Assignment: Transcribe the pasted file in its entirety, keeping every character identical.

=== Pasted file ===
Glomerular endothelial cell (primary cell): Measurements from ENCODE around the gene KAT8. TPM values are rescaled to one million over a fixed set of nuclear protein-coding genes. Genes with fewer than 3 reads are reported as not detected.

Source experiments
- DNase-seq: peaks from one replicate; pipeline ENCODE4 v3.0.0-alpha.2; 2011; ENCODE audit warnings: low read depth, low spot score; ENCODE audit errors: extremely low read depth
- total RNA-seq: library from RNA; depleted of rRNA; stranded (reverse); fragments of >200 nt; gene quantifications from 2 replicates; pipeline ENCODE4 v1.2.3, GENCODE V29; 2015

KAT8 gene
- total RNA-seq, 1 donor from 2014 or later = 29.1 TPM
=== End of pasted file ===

Glomerular endothelial cell (primary cell): Measurements from ENCODE around the gene KAT8. TPM values are rescaled to one million over a fixed set of nuclear protein-coding genes. Genes with fewer than 3 reads are reported as not detected.

Source experiments
- DNase-seq: peaks from one replicate; pipeline ENCODE4 v3.0.0-alpha.2; 2011; ENCODE audit warnings: low read depth, low spot score; ENCODE audit errors: extremely low read depth
- total RNA-seq: library from RNA; depleted of rRNA; stranded (reverse); fragments of >200 nt; gene quantifications from 2 replicates; pipeline ENCODE4 v1.2.3, GENCODE V29; 2015

KAT8 gene
- total RNA-seq, 1 donor from 2014 or later = 29.1 TPM